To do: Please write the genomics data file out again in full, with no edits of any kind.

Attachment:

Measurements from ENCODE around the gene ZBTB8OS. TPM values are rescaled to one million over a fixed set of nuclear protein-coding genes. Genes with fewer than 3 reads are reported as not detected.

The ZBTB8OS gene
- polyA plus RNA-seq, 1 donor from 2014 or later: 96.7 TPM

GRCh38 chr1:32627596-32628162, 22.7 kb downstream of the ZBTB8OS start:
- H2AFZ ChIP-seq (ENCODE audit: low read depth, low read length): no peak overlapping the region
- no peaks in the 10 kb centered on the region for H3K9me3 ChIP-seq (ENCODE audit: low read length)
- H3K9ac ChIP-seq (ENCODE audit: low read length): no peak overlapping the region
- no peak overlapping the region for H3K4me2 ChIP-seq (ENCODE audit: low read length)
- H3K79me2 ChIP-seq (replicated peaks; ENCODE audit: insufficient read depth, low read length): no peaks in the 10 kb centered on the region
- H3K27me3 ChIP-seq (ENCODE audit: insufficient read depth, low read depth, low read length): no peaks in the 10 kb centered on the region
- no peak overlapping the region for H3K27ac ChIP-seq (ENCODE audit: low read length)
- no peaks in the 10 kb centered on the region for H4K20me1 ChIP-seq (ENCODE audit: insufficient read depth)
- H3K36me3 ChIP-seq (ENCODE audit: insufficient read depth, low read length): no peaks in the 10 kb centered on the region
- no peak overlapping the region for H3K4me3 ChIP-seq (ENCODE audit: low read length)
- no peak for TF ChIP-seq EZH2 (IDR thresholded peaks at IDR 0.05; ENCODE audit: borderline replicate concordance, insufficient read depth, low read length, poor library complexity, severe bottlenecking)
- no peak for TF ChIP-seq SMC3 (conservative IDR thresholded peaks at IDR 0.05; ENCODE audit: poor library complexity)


Measurements from ENCODE around the gene ZBTB8OS. TPM values are rescaled to one million over a fixed set of nuclear protein-coding genes. Genes with fewer than 3 reads are reported as not detected.

The ZBTB8OS gene
- polyA plus RNA-seq, 1 donor from 2014 or later: 96.7 TPM

GRCh38 chr1:32627596-32628162, 22.7 kb downstream of the ZBTB8OS start:
- H2AFZ ChIP-seq (ENCODE audit: low read depth, low read length): no peak overlapping the region
- no peaks in the 10 kb centered on the region for H3K9me3 ChIP-seq (ENCODE audit: low read length)
- H3K9ac ChIP-seq (ENCODE audit: low read length): no peak overlapping the region
- no peak overlapping the region for H3K4me2 ChIP-seq (ENCODE audit: low read length)
- H3K79me2 ChIP-seq (replicated peaks; ENCODE audit: insufficient read depth, low read length): no peaks in the 10 kb centered on the region
- H3K27me3 ChIP-seq (ENCODE audit: insufficient read depth, low read depth, low read length): no peaks in the 10 kb centered on the region
- no peak overlapping the region for H3K27ac ChIP-seq (ENCODE audit: low read length)
- no peaks in the 10 kb centered on the region for H4K20me1 ChIP-seq (ENCODE audit: insufficient read depth)
- H3K36me3 ChIP-seq (ENCODE audit: insufficient read depth, low read length): no peaks in the 10 kb centered on the region
- no peak overlapping the region for H3K4me3 ChIP-seq (ENCODE audit: low read length)
- no peak for TF ChIP-seq EZH2 (IDR thresholded peaks at IDR 0.05; ENCODE audit: borderline replicate concordance, insufficient read depth, low read length, poor library complexity, severe bottlenecking)
- no peak for TF ChIP-seq SMC3 (conservative IDR thresholded peaks at IDR 0.05; ENCODE audit: poor library complexity)